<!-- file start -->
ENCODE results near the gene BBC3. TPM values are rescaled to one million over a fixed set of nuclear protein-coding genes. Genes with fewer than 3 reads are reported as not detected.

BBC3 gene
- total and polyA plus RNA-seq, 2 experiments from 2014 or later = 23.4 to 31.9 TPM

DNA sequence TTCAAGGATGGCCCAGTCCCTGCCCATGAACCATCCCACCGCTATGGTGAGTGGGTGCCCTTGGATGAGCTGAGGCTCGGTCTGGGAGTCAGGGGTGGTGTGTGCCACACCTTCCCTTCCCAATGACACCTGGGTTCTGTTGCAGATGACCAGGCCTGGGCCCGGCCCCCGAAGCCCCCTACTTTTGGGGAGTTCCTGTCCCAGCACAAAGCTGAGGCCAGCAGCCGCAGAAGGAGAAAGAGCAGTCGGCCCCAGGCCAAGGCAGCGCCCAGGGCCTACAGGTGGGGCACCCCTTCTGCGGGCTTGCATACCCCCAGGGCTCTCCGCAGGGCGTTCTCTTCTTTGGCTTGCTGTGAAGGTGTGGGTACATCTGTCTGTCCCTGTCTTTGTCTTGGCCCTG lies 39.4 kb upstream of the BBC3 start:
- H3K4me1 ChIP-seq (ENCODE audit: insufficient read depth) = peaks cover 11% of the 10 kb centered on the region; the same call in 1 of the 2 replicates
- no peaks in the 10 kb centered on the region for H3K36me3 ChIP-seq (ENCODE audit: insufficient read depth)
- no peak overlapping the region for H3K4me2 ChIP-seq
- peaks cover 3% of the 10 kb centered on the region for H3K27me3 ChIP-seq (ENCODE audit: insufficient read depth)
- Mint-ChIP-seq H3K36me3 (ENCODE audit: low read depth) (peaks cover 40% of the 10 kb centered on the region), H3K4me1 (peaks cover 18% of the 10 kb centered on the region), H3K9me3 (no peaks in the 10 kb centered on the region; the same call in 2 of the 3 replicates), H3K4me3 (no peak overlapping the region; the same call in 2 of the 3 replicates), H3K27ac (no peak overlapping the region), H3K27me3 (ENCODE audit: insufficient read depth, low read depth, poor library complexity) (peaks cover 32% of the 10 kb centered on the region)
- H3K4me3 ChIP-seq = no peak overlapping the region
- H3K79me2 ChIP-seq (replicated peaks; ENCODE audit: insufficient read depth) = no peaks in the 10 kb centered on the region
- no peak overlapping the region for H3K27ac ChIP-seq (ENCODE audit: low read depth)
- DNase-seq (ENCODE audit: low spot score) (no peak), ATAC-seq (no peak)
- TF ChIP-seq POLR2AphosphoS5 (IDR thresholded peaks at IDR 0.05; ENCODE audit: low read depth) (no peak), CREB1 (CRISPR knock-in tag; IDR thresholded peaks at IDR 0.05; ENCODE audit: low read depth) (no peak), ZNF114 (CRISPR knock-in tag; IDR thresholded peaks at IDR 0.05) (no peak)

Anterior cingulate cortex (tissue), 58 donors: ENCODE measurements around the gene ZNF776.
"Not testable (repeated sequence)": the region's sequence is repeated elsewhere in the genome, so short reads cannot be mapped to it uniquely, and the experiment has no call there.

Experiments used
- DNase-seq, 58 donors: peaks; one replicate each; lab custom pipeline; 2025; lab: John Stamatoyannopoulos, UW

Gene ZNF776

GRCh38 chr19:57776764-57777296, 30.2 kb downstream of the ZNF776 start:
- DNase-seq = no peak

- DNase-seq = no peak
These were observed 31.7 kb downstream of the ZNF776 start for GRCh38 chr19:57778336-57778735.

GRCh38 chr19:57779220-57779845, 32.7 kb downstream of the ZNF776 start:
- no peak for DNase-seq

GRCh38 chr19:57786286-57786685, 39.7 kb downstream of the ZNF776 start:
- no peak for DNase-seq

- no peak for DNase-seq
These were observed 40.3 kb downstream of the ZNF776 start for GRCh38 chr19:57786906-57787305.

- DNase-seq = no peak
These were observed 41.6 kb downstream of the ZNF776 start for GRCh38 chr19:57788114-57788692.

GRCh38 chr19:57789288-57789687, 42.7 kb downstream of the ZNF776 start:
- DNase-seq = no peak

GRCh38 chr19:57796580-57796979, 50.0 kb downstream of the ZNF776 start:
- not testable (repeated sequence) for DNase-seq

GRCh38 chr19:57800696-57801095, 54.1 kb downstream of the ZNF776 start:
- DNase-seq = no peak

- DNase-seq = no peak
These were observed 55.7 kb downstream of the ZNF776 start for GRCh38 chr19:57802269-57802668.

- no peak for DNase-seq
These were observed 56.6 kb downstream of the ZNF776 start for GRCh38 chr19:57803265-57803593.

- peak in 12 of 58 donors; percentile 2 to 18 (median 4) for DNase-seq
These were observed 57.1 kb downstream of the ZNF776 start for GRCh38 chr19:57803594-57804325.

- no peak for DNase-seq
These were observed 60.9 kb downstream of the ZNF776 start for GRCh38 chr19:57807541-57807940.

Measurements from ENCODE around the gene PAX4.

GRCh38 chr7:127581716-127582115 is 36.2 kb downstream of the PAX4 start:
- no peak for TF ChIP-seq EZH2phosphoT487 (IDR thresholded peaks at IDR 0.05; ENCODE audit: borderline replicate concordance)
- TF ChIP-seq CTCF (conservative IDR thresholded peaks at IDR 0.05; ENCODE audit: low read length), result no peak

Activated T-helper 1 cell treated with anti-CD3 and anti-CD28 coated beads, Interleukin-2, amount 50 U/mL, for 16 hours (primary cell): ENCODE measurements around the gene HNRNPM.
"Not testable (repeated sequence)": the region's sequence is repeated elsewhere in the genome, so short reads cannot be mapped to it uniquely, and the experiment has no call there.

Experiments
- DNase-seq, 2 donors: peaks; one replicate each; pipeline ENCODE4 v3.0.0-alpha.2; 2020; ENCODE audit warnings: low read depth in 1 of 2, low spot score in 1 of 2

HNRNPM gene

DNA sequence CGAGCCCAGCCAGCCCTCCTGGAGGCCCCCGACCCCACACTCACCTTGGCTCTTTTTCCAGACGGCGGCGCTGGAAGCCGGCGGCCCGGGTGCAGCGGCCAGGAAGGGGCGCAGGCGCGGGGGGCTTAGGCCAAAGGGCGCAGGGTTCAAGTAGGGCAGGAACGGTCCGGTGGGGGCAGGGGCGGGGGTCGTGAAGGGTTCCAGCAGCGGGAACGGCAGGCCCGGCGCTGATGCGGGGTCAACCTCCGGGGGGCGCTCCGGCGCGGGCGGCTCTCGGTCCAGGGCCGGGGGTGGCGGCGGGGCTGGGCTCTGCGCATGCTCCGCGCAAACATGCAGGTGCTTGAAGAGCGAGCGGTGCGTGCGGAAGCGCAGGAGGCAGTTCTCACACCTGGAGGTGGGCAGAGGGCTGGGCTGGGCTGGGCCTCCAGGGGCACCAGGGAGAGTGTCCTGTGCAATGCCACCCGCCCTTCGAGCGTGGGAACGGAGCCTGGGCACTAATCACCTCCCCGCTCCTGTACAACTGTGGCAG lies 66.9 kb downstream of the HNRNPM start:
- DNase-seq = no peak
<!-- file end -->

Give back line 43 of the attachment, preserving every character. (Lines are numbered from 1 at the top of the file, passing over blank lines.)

These were observed 57.1 kb downstream of the ZNF776 start for GRCh38 chr19:57803594-57804325.